(Boiled Goat head, all intact)
From Moron I headed north, again uphill toward Khotont. I was hoping to make the 100km in a day, but hadn’t accounted for the initial 30km of solid uphill that saw me rise around 1000 vertical metres. This was to be my lowest day so far, and for the first time I was really questioning what I was doing out here. I felt really lonely and dreamt of being back at home, surrounded by the people I love. I learnt a lot about myself that day and about how to deal with myself and keep moving at such a low point.
At 65 km, after 10 hours on the bike and totally exhausted I set up my tent in a semi built log cabin, ate a quick meal of pasta and fell straight asleep. 3 hours later I woke up, my tent buried in about 2 foot of drifting snow. For the rest of the night I had to periodically dig the walls of the tent out to stop the snow from collapsing it, and when the sun rose the blizzard continued as strong as ever. Realising that riding was going to be impossible I made myself some millet (My standard breakfast, with at least 5 spoons of sugar, although I dream of porridge) and a coffee whilst weighing up the options, lying warm inside my sleeping bag unaware of the fact the weather had deteriorated further outside. I was preparing to spent the next few days holed up, which would have been fine except that apart from the millet I had run out of food, Fortunately this wasn’t necessary as once again I was saved by the wonderful nomads.
Because of the driving snow visibility was less than 10 metres, out of the wall of white appeared a man, who ushered for me to follow him. Leaving my tent and all my gear where it was I did follow him, and for about an hour (it felt like 10). We battled through the snow, eventually turning up at a ger, the mans family home.
(Me and my two new friends)
Without realising I found myself in a small town, maybe you would call it a hamlet, so small it wasn’t marked on my map. The family consisted of Mother, Father and two wonderful small girls, 10 and 13. I was hosted for 2 days with the family whilst waiting for the weather to improve and was welcomed with open arms. I spent the time viewing daily life, and where I could helping out. I showed the girls how to make toast; something I don’t think they had come across before and they thought it was the best thing in the world!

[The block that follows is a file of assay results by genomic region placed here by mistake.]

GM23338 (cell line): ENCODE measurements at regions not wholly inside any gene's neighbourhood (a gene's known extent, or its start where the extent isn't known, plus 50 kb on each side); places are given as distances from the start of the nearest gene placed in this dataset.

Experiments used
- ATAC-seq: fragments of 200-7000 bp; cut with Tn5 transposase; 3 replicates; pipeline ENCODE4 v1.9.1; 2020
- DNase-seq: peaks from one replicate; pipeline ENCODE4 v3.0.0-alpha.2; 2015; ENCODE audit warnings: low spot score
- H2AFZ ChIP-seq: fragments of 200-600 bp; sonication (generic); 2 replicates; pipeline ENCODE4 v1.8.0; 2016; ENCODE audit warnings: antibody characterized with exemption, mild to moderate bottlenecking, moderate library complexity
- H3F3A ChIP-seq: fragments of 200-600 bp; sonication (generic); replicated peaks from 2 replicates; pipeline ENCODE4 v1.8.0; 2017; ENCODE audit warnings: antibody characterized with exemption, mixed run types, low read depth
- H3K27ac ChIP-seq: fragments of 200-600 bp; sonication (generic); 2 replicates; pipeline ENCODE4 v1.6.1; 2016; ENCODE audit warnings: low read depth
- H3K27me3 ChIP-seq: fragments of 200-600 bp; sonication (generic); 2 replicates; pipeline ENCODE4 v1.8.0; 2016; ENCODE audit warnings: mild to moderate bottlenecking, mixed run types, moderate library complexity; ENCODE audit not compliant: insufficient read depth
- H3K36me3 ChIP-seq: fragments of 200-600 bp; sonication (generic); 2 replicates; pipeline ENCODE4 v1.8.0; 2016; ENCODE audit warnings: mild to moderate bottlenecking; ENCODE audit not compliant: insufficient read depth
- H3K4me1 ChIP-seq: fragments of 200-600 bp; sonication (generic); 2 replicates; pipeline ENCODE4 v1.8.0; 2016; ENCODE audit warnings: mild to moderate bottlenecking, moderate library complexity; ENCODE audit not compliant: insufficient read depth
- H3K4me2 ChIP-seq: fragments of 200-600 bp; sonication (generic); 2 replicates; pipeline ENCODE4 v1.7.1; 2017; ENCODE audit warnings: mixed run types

(Two Loving sisters)
What’s sad is that the closer I get to the Russian Border the more and more I see the effects of vodka, and vodka was a big part of daily life for the parents of this family. Now maybe Its because it was the weekend, or maybe its because the snow had brought things to a stand still but both days I stayed the parents by early afternoon were drunk to a point of incapability to do anything, leaving the running of the home to the two girls. It was saddening to see such a burden put on the girls shoulders and I really wished I could find some way of helping the situation. The fact of the matter is I think this is a part of daily life here, and a problem that I know many people are trying to find ways to assist, but I fear the imminent future is bleak.
(Its an extremely sad reality the affects of Alcohol here, this was part way through the second bottle of the day)
The second evening I stayed, with both parents passed out and snoring loudly I felt something move beside me whilst I was drifting off to sleep. I rolled over to find the youngest daughter lying next to me. She gave me a big hug and fell straight asleep on my chest… a moment I found very moving and that will stay with me forever.
The next morning I left early and walked back to the bike, I rode the remaining 45km or so through the snow to arrive in Khotont. From here I have restocked with supplies and plan to head on up the west shore of the lake. Its incredibly beautiful, and much more forested. I’m keeping my plans very fluid, and am not really sure where I’m going to head after returning from my trip around the lake, I will just see what happens.
I have made contact with 2 French cyclists heading the same direction as me, they are a couple of days behind me but I’m hoping to connect up with them and we will see what happens from there.
(Giving my legs a quick rest before pushing on up the next hill, this was taken about 40km east of Tairat)